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October 23, 2012, Tuesday

‘Odd’ Israeli call

Despite the strained ties between Israel and Turkey over Israel’s 2010 attack on the Mavi Marmara aid ship in which it killed nine people, former Israeli Ambassador to Turkey Pinhas Avivi recently offered, through the media, to sit down with Ankara at the negotiation table without preconditions and to discuss the Syrian crisis.

But Ankara dismissed the possibility, a response that columnists all support, saying that Israel should first fulfill the Turkish criteria for the normalization of ties.

Fikret Bila, a Milliyet columnist, says Israel’s raid of the aid ship in international waters undoubtedly constituted an act of piracy. And after such an act against the law, Israel did not accept fault in any way, nor give a positive response to Ankara’s demands for an official apology, compensation for the families of the Mavi Marmara victims and the lifting of the Israeli blockade on Gaza. Moreover, it continued with its threats. Looking at this picture, Israel is the one dynamiting Turkish-Israeli relations.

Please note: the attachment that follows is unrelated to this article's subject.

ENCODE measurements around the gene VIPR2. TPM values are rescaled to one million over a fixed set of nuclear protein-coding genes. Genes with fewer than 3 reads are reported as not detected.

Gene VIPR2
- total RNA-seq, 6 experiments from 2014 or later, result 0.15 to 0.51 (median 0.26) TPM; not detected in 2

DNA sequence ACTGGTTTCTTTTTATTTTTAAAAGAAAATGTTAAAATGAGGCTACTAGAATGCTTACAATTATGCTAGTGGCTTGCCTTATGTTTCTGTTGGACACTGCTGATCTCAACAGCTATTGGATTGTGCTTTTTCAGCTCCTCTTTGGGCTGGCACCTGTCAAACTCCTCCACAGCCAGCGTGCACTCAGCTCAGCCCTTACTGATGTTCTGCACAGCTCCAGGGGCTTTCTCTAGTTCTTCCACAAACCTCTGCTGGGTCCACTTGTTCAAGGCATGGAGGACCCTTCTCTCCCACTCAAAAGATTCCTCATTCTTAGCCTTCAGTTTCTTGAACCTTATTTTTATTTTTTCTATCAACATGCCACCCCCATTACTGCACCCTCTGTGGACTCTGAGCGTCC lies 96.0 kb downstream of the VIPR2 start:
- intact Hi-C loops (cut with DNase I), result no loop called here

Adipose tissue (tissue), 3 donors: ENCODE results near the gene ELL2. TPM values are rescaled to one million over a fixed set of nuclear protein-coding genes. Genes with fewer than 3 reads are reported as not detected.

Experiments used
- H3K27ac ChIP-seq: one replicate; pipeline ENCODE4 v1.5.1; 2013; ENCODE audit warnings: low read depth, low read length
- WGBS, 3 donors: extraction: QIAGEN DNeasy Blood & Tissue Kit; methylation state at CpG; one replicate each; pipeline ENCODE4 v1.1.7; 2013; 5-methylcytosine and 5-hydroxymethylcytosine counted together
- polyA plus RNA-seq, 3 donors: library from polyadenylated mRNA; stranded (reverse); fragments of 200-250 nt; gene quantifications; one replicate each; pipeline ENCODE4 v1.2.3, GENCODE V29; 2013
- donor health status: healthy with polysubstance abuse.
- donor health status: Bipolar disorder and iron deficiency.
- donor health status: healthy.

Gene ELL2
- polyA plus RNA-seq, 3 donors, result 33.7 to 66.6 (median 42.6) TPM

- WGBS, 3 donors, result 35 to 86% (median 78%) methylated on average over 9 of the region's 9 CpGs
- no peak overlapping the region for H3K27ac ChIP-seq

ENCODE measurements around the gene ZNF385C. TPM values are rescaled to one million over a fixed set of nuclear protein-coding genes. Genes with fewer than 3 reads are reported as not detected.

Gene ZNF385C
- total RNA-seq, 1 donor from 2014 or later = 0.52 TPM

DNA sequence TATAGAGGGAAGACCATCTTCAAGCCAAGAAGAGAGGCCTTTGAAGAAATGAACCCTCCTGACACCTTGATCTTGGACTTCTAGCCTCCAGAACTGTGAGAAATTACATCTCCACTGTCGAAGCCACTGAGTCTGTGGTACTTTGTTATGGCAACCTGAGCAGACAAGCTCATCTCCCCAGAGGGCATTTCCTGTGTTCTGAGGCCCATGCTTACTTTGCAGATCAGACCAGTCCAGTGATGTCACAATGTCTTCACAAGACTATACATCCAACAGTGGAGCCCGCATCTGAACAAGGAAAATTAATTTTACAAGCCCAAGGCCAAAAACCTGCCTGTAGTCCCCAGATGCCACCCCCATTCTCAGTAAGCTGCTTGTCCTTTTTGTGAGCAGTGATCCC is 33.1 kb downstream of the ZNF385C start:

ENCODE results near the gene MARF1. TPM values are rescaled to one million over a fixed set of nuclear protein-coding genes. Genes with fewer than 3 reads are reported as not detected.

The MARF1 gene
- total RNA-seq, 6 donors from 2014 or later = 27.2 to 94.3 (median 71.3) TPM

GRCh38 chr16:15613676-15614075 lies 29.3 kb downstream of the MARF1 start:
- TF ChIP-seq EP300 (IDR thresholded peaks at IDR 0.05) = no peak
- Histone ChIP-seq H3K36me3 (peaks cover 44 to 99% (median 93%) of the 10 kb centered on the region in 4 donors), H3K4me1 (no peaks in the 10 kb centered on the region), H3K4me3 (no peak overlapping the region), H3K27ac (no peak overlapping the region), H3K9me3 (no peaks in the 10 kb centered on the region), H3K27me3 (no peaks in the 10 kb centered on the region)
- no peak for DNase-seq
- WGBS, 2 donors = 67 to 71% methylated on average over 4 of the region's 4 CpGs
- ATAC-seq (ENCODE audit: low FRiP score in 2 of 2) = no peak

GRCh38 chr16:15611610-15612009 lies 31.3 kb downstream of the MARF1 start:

In this sense, Avivi’s call could have been seen as a positive step, if the content and method of delivery had been different. The call has been considered rather odd, first because it was made through the media rather than as a direct communication with Ankara. Second, it is odd that such a call came given the state of the Syrian crisis. Third, Avivi’s demand that the two countries should come together “without preconditions” means that Israel wants to continue to ignore all the conditions Turkey once set out, and that it wants Turkey to acknowledge Israel’s illegal act. The first two oddities are already suspicious, but the third renders the call an impossible one to accept, Bila says. If Israel really wants its relations with Turkey to normalize, it should start with an apology. Otherwise, any call for normalization will be nothing more than clutching at straws.

The Star’s Fehmi Koru says, first of all, that deteriorating relations between the two countries are not the fault of the two parties. Turkey has never adopted an attitude other than friendship towards Israel and, more importantly, Turkey’s reaction against Israel does not belong only to the government; Turkish citizens are also outraged over Israel’s inhumane acts. The Turkish government is merely conveying this reaction to Israel. Koru thinks Israel’s call, which came suddenly, might be due to the financial repercussions Israel has been experiencing due to its damaged relations with Turkey. But Turkey should and will insist on its simple and realistic demands.

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